Indeed, the statements that brought me to watching climate FUD were found when I was reading State of Fear and noticed inaccuracies in statistics of malaria deaths I knew to be misleading. When I read the passage, I searched to the quote and found Milloy and his simmering pot of hate. This was Christmas of 2004. Chrichton had adopted Milloy’s horrid attitude of brushing all environmentalists with the same brush, essentially making them into modern terrorists. Thereafter I noticed that Milloy was a public climate science hater and began to get involved. Thank you Michael Chrichton (RIP) for being a great writer and a total sucker for tall tales! Thank you Mike Milloy for being a blithering idiot and liar! It’s been fun, but it’s time to put a lid on it. The only way you can believe Milloy is if you have a huge chip on your shoulder about the UN.

  3. #3 WScott
    November 26, 2010

    Money is pouring in to military budgets, yet the success of the wars has shown little, if any, improvement.

    Uh, yeah, maybe because our underlying strategy is flawed? Which is exactly what I’m arguing with education – you’re proving my point.

    How much money PER CAPITA is going in to the school system compared to the average wealth? It’s going down.

    A fair point (if true – source?), tho I’m not sure why per capita spending is the best measure here. We’re spending less per capita on food – does that mean we’re eating less?

    There are more shinies to spend money on (computers for every child).

    Perhaps, but again there doesn’t seem to be a correlation between how many shinies a school has and how well its student perform.

    Now, to show how much difference funding makes, look at the government run schools in districts that have high average earnings and compare to that of low income areas.

    You just can’t let go of that straw man, can you? As I said before, I wasn’t talking about funding at the level of individual schools. My point, which you have yet to address, is that there is no correlation between how much a country spends on education and how well its students perform. The same lack-of-correlation holds true between states. It seems to hold true at the city level as well, although the data there seems less clear. (Or at least, I haven’t seen it.)

    Look at the better funding of schools in France and you see better levels of education.

    Try looking at more than 2 data points. There are plenty of countries who spend far less than we do for better results. And others who spend more for worse results. Money is not a cure-all.

    Same government control. Same government.

    Within the same school system, yeah. It seems like you’re saying “All other things being equal, more money is better.” To which I can only reply 1) sure, and 2) duh. What I’m saying is that there are overall systemic problems in our education system in this country, and until we address them, throwing more money at it is unlikely to have significant impacts.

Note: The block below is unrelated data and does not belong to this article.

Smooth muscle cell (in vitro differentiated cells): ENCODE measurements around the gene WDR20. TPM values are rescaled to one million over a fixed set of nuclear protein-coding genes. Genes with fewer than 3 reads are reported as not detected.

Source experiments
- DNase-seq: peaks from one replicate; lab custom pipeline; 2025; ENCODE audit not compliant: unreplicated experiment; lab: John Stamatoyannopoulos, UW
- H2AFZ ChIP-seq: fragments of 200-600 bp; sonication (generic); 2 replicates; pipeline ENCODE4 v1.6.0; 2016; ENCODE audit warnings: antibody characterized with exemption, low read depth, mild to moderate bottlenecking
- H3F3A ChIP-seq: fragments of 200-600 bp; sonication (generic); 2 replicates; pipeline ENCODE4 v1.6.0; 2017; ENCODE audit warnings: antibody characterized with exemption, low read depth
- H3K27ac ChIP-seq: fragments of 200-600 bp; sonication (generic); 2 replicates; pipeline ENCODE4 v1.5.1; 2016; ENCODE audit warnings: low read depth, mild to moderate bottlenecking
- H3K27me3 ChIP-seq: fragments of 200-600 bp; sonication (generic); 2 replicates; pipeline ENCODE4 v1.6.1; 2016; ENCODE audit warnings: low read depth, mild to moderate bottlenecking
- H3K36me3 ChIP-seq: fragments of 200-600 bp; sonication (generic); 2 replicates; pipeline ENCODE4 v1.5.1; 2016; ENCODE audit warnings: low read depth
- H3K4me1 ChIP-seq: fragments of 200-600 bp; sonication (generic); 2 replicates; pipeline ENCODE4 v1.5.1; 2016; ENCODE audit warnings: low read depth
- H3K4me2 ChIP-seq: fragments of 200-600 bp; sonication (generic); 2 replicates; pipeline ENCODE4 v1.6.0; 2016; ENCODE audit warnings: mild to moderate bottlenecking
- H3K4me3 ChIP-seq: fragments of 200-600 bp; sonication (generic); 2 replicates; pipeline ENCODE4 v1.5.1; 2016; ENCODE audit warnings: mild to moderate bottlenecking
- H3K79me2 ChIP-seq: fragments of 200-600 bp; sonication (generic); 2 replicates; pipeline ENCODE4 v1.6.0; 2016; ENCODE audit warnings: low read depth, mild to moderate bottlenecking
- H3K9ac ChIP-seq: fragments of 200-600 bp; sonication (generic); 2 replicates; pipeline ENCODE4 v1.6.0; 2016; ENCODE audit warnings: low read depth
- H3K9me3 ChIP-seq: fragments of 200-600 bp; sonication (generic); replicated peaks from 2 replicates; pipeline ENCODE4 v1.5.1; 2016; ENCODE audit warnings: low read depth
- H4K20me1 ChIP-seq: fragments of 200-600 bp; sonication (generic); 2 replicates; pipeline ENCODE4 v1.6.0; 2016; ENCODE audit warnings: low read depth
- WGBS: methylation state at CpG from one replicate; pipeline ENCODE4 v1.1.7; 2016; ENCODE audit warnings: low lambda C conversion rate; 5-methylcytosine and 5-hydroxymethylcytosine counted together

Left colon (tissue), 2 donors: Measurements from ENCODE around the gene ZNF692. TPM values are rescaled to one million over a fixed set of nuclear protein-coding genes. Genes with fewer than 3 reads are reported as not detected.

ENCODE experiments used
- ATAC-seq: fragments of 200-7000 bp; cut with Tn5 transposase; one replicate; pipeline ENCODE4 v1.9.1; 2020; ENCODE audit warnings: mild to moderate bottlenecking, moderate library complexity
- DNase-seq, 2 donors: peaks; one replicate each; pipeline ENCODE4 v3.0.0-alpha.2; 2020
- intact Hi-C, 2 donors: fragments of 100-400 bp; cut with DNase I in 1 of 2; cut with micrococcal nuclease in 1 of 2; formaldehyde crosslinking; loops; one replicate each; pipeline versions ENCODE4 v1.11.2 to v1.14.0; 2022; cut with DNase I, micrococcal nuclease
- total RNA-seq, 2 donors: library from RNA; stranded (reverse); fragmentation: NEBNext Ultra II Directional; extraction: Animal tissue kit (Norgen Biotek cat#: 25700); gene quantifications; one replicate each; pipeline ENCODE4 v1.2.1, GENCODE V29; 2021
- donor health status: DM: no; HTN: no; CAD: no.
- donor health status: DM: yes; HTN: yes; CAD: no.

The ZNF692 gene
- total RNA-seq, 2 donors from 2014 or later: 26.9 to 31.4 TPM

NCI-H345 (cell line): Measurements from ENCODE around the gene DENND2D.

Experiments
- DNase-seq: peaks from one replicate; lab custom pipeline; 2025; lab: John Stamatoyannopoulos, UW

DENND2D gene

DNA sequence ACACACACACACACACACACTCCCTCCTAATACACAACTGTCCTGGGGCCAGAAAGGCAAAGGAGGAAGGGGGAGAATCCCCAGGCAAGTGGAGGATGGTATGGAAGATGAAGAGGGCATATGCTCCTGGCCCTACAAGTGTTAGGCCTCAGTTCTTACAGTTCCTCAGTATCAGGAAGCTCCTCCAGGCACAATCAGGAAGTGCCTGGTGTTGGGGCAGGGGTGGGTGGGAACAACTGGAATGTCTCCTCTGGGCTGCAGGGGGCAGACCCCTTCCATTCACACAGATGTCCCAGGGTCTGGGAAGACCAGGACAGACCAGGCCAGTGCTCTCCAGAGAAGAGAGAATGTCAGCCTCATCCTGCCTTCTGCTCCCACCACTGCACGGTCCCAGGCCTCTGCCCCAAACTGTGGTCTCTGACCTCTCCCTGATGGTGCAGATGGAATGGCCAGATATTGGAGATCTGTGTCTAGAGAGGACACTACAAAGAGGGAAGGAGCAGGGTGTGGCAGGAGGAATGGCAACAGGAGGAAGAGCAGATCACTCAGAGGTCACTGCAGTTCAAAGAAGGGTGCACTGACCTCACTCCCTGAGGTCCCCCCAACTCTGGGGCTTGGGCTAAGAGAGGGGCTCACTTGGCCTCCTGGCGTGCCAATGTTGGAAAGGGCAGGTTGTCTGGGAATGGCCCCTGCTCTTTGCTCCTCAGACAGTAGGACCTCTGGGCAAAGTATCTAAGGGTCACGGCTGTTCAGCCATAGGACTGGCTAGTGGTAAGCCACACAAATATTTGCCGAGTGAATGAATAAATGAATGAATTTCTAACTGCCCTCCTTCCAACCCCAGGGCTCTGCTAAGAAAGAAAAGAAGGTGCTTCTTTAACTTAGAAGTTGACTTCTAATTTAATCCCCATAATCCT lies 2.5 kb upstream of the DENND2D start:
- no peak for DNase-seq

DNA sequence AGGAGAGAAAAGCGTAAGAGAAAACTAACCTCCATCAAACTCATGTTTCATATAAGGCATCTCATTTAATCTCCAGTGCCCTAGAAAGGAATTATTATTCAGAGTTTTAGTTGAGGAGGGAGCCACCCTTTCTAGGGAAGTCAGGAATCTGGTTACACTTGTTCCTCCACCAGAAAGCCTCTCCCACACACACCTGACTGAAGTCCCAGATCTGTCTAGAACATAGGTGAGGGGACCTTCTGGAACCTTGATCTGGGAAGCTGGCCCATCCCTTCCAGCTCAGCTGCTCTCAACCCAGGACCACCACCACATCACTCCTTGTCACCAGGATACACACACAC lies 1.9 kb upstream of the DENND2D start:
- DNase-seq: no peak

But libertarians don’t want to pay for other people’s education.

    Aaaand the parade of straw men continues. I’m not a libertarian, as should’ve been clear from my previous comments. But even if I was, you’re just using political ad hominems as a substitute for actually looking at the data. Hey, isn’t that what we’re all complaining that Dunning did?

    (Sorry to continue the thread-jack, everyone.)

  4. #4 Brandon
    November 27, 2010

    While I do agree with the overall view that some of Brian’s research in this case has proven faulty, it is interesting that his conclusion, which you think would be equally contentious to self declared true skeptics, isn’t being discussed.

    “DDT does have its place, and its current usage is probably not too far off of what it should be.”

    I still agree with that part completely. What is interesting is that every time anyone says something that others in the skeptical community disagree with, their political leanings, real or imagined, are trotted out. I’ve never got the feel the Brian Dunning is a libertarian outright. In discussing some criticisms of his organic food podcast(s) he, rightly in my view, points out that libertarians logically wouldn’t oppose organic agriculture. It’s what the market is demanding after all. So why do people trot out his organic criticisms as evidence of his ‘obvious libertarianism’?

    Most of the people who I’ve spoken too who started dismissing others out of hand, no matter who, do so because of some ideological opposition rather than a proven history of falsehoods. It’s telling that every time I’ve asked someone what the real support for say, organic food is, as opposed to Brian’s ‘straw man’ supports, they answer with the exact same supports Brian addressed.

    Dismissing everything Brian has to say because you disagreed with something he said that you’re an ‘expert’ on, and even most of those haven’t been real disagreements as much as objections over simplifications, is poor form.